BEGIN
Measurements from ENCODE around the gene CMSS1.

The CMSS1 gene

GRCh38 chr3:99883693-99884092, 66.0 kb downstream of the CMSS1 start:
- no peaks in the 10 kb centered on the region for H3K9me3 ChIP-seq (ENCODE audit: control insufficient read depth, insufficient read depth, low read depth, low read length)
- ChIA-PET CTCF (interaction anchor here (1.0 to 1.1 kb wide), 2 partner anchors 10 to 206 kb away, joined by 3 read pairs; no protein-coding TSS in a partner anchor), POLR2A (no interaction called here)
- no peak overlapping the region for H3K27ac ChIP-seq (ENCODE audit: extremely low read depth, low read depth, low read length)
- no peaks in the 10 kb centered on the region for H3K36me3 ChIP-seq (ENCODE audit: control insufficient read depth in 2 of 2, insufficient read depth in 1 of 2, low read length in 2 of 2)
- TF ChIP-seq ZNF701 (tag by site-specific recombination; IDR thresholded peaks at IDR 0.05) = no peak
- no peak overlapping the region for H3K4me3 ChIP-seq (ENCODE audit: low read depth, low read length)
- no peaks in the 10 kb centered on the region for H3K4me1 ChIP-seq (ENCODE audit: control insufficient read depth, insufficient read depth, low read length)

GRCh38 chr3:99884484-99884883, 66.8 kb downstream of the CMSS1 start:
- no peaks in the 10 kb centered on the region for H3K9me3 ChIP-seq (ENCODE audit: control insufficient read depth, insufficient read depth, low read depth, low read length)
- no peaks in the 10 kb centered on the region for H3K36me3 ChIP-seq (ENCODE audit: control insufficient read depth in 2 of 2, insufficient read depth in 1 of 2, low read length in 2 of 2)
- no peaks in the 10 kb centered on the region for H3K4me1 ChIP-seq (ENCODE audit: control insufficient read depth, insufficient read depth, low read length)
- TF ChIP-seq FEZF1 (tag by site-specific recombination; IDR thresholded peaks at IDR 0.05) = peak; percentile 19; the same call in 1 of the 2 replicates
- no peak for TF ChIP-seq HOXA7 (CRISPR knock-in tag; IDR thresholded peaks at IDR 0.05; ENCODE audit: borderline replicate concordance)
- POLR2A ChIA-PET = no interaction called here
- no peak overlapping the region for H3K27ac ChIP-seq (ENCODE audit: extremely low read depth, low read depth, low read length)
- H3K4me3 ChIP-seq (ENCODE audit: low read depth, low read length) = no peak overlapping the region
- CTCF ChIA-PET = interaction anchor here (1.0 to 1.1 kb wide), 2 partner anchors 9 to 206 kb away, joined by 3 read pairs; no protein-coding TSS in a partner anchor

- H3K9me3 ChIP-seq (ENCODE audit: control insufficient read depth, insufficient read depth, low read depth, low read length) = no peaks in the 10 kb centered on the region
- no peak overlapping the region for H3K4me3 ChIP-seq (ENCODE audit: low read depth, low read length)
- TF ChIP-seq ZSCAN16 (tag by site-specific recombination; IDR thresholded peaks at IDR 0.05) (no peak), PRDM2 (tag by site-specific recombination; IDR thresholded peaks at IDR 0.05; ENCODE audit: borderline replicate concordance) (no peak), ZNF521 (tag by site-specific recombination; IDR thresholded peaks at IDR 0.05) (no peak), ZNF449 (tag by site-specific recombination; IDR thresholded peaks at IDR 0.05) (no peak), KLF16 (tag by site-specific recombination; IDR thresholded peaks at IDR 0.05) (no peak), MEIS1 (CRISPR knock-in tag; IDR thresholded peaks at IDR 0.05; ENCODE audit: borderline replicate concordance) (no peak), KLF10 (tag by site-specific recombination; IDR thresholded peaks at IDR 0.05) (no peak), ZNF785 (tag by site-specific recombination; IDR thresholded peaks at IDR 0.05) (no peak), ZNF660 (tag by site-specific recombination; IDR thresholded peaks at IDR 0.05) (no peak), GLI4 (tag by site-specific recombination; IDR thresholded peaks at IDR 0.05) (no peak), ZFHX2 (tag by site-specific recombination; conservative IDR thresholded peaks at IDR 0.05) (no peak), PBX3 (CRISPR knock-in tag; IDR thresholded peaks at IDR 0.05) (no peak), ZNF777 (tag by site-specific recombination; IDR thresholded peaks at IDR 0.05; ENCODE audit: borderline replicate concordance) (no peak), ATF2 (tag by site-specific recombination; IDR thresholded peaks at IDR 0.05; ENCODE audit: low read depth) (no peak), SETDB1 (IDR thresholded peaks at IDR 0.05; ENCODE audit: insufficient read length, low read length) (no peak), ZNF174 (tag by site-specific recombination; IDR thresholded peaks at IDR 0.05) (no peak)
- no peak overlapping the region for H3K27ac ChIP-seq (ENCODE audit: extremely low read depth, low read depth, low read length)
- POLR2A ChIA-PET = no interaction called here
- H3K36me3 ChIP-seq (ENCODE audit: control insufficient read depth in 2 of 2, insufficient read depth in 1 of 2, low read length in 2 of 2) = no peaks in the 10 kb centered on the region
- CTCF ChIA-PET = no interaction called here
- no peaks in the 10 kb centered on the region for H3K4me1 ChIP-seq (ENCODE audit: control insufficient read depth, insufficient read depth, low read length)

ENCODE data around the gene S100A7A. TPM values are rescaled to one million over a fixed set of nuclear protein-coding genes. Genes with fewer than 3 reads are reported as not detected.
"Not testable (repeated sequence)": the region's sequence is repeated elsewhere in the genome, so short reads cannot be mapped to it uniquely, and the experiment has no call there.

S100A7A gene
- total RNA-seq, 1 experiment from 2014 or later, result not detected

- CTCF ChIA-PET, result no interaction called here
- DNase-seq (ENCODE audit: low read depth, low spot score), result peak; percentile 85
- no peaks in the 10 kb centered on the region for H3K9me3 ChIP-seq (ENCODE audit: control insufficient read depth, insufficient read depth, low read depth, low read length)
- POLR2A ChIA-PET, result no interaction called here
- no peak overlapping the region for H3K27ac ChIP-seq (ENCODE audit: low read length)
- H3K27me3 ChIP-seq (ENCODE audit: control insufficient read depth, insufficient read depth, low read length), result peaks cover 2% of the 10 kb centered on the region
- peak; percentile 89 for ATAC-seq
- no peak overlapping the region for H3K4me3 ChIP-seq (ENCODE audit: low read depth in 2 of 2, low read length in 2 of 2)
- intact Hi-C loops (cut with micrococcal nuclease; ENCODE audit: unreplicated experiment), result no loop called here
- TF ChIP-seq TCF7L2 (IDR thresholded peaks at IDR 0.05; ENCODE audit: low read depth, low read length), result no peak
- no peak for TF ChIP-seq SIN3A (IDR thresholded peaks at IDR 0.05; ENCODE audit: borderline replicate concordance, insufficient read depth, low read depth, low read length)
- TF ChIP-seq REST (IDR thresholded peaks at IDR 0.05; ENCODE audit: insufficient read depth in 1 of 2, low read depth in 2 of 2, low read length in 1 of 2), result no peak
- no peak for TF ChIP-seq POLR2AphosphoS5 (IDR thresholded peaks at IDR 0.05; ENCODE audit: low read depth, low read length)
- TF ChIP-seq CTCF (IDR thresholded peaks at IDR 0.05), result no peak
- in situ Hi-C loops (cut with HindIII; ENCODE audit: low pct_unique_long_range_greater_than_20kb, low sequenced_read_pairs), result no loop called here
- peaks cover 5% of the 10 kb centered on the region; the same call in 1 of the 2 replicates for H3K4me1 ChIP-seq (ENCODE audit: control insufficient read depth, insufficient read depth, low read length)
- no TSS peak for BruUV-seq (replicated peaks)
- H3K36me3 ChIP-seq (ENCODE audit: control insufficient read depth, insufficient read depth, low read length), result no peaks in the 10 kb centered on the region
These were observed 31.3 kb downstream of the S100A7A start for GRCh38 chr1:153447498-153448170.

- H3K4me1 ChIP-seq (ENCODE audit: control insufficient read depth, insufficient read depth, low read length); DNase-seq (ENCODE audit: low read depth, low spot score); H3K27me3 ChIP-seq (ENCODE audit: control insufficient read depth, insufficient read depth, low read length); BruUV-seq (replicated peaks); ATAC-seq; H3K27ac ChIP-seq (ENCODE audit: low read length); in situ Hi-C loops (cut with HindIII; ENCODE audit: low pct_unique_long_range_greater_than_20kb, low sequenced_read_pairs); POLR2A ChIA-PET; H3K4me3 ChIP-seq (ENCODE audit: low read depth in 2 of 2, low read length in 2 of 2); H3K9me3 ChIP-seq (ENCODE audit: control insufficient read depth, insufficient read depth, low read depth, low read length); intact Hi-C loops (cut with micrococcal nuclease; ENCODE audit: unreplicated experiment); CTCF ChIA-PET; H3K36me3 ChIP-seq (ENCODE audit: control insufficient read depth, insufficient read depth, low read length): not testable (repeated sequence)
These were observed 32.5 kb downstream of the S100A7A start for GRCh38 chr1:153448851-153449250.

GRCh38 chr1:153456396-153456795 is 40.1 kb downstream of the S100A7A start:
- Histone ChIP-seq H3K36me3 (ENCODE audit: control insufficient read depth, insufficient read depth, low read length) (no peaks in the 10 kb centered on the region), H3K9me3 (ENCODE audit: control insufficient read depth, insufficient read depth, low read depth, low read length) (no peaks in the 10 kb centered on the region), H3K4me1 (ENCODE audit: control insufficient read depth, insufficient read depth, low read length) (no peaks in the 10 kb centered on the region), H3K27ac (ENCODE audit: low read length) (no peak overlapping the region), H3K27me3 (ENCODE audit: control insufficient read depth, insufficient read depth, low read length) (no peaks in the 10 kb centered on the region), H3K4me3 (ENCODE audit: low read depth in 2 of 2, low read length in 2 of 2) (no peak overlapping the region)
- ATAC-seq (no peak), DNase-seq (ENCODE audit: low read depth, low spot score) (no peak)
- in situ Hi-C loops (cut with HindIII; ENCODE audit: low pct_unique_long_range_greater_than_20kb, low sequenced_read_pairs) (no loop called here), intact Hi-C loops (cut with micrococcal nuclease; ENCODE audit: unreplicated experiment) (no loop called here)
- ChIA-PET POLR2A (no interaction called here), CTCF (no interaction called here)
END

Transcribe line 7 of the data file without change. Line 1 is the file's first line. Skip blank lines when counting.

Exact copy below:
- no peaks in the 10 kb centered on the region for H3K36me3 ChIP-seq (ENCODE audit: control insufficient read depth in 2 of 2, insufficient read depth in 1 of 2, low read length in 2 of 2)